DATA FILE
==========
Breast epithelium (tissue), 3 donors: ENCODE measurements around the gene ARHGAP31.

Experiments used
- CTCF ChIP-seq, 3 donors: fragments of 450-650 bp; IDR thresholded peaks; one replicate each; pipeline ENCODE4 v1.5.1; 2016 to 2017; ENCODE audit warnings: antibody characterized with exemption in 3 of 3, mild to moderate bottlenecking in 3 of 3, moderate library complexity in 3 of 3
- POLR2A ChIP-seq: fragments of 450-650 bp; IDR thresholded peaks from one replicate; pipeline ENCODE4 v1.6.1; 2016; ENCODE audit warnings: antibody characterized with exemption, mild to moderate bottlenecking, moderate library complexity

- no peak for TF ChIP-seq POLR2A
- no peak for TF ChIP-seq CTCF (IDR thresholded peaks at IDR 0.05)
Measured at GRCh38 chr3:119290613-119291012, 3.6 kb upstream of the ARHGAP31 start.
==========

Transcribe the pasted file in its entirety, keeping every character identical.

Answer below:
Breast epithelium (tissue), 3 donors: ENCODE measurements around the gene ARHGAP31.

Experiments used
- CTCF ChIP-seq, 3 donors: fragments of 450-650 bp; IDR thresholded peaks; one replicate each; pipeline ENCODE4 v1.5.1; 2016 to 2017; ENCODE audit warnings: antibody characterized with exemption in 3 of 3, mild to moderate bottlenecking in 3 of 3, moderate library complexity in 3 of 3
- POLR2A ChIP-seq: fragments of 450-650 bp; IDR thresholded peaks from one replicate; pipeline ENCODE4 v1.6.1; 2016; ENCODE audit warnings: antibody characterized with exemption, mild to moderate bottlenecking, moderate library complexity

- no peak for TF ChIP-seq POLR2A
- no peak for TF ChIP-seq CTCF (IDR thresholded peaks at IDR 0.05)
Measured at GRCh38 chr3:119290613-119291012, 3.6 kb upstream of the ARHGAP31 start.